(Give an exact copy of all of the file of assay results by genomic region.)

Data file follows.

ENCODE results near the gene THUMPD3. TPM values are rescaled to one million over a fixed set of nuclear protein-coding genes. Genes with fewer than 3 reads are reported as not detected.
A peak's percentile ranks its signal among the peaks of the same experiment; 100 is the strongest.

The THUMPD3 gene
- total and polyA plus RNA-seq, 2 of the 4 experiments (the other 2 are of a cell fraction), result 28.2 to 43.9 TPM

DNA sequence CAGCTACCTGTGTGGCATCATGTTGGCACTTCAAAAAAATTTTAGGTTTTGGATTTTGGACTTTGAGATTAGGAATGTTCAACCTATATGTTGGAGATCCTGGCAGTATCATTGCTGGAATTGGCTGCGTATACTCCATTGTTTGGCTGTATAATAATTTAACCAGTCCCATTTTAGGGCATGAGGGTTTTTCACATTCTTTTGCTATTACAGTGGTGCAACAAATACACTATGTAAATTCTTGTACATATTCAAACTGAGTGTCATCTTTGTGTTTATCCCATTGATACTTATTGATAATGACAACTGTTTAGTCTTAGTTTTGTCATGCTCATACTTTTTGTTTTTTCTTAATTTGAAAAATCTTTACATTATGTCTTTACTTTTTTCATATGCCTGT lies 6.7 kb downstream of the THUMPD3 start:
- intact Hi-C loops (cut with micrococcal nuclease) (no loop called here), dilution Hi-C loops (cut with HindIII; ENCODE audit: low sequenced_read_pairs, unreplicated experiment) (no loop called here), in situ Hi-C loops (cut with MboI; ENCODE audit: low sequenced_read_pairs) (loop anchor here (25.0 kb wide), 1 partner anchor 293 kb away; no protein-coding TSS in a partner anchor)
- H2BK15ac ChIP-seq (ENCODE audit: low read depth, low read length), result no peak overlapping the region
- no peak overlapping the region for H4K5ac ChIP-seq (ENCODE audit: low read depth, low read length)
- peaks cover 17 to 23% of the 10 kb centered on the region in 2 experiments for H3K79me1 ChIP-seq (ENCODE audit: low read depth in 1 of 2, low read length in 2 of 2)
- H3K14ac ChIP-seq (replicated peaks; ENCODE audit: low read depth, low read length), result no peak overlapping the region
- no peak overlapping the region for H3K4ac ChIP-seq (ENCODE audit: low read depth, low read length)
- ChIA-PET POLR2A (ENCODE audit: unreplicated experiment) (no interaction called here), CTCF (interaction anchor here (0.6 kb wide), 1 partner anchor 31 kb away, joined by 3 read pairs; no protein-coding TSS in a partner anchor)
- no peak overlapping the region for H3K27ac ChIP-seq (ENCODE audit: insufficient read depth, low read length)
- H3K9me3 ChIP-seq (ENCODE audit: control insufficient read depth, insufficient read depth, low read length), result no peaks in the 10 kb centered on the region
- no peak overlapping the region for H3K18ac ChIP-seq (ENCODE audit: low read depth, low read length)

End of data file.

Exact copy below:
ENCODE results near the gene THUMPD3. TPM values are rescaled to one million over a fixed set of nuclear protein-coding genes. Genes with fewer than 3 reads are reported as not detected.
A peak's percentile ranks its signal among the peaks of the same experiment; 100 is the strongest.

The THUMPD3 gene
- total and polyA plus RNA-seq, 2 of the 4 experiments (the other 2 are of a cell fraction), result 28.2 to 43.9 TPM

DNA sequence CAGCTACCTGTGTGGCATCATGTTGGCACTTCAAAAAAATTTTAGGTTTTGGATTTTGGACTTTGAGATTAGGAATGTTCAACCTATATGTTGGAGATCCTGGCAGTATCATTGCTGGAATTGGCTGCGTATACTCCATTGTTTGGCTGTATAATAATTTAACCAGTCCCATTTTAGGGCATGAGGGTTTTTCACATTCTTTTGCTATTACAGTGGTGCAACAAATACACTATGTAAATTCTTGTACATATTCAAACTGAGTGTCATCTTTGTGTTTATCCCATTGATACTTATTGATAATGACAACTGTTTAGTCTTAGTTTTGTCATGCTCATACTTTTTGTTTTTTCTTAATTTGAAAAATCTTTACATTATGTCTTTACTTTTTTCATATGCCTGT lies 6.7 kb downstream of the THUMPD3 start:
- intact Hi-C loops (cut with micrococcal nuclease) (no loop called here), dilution Hi-C loops (cut with HindIII; ENCODE audit: low sequenced_read_pairs, unreplicated experiment) (no loop called here), in situ Hi-C loops (cut with MboI; ENCODE audit: low sequenced_read_pairs) (loop anchor here (25.0 kb wide), 1 partner anchor 293 kb away; no protein-coding TSS in a partner anchor)
- H2BK15ac ChIP-seq (ENCODE audit: low read depth, low read length), result no peak overlapping the region
- no peak overlapping the region for H4K5ac ChIP-seq (ENCODE audit: low read depth, low read length)
- peaks cover 17 to 23% of the 10 kb centered on the region in 2 experiments for H3K79me1 ChIP-seq (ENCODE audit: low read depth in 1 of 2, low read length in 2 of 2)
- H3K14ac ChIP-seq (replicated peaks; ENCODE audit: low read depth, low read length), result no peak overlapping the region
- no peak overlapping the region for H3K4ac ChIP-seq (ENCODE audit: low read depth, low read length)
- ChIA-PET POLR2A (ENCODE audit: unreplicated experiment) (no interaction called here), CTCF (interaction anchor here (0.6 kb wide), 1 partner anchor 31 kb away, joined by 3 read pairs; no protein-coding TSS in a partner anchor)
- no peak overlapping the region for H3K27ac ChIP-seq (ENCODE audit: insufficient read depth, low read length)
- H3K9me3 ChIP-seq (ENCODE audit: control insufficient read depth, insufficient read depth, low read length), result no peaks in the 10 kb centered on the region
- no peak overlapping the region for H3K18ac ChIP-seq (ENCODE audit: low read depth, low read length)